Motorists travelling through New Hampshire are seeing electronic highway signs warning them about distracted driving — the first messages in what will become a full-blown public awareness campaign about a law that banning the use of all hand-held electronic devices while driving.
The bulk of the distracted driving law takes effect next July 1, but a provision requiring the public be educated is in effect now. A message greeting motorists that started last Friday says “Hands Free, A Better Way to Be.”
Gov. Maggie Hassan signed the bill into law on July 25. It makes hand-held cellphone use punishable by a $100 fine for the first offense, $250 for a second offense and $500 for subsequent offenses within a 24-month period.
The ban will apply while drivers are stopped temporarily, such as at red lights, but not if they have pulled off a roadway. The law allows hands-free cellphone operation, but prohibits drivers from texting, emailing and programming GPS systems while the car is in motion.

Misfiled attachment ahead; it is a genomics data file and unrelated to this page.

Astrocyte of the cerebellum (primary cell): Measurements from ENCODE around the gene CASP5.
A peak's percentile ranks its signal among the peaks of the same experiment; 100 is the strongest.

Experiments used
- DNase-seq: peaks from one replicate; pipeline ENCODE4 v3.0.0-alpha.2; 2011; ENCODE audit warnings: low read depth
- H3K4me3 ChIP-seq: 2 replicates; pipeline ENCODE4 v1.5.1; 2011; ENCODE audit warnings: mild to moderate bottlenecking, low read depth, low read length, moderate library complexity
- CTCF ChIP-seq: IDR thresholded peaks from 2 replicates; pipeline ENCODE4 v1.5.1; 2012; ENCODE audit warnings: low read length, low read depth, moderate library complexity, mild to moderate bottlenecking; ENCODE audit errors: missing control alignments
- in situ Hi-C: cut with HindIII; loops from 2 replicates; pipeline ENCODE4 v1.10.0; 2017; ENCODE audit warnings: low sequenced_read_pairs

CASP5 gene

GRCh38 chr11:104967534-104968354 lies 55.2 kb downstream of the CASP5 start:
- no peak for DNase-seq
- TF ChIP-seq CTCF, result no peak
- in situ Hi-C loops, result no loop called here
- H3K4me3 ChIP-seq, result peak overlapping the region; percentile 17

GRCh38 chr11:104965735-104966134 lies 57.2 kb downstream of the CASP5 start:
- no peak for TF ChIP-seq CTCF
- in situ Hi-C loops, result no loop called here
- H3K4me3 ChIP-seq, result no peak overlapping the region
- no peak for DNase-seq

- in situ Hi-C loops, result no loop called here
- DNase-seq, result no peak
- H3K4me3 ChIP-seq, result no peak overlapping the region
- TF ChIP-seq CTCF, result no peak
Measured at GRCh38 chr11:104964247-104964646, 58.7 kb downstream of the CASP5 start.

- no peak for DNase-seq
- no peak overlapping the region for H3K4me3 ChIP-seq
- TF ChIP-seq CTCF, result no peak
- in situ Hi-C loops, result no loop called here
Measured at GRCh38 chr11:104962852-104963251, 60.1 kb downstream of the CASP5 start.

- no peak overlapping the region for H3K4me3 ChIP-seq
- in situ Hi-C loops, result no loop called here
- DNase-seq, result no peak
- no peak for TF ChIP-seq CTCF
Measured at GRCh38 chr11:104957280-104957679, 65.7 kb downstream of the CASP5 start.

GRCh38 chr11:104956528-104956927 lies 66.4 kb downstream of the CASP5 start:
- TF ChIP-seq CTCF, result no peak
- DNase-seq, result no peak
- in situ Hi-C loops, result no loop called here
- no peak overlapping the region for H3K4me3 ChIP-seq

Current law only bars texting while driving, which New Hampshire State Police Lt. Matt Shapiro called inadequate.
“We rarely can tell if someone’s texting or dialing or browsing unless it’s in the most serious crashes, usually fatal crashes, where there’s a search warrant,” he said. Under the new law, Shapiro said, “it’s all prohibited.”
The law also will ban all cellphone use by minors behind the wheel. Emergency calls are exempt.
Shapiro said the big push to promote the new law would be concentrated in the weeks before it takes effect.
“We’ll start with some of the messaging items that don’t cost anything,” Shapiro said. He said he spoke with Department of Motor Vehicle officials about including the ban in the video loop that plays in all DMV branches.
He said there also might be a spurt of advertising the week before the December holidays.
Primary-Enforced Texting Laws Save Drivers’ Lives: University Research
Cell Phone, Other Distractions Greater Threat to Teen Drivers
New Jersey Officials Fighting to End ‘Epidemic of Driver Inattention’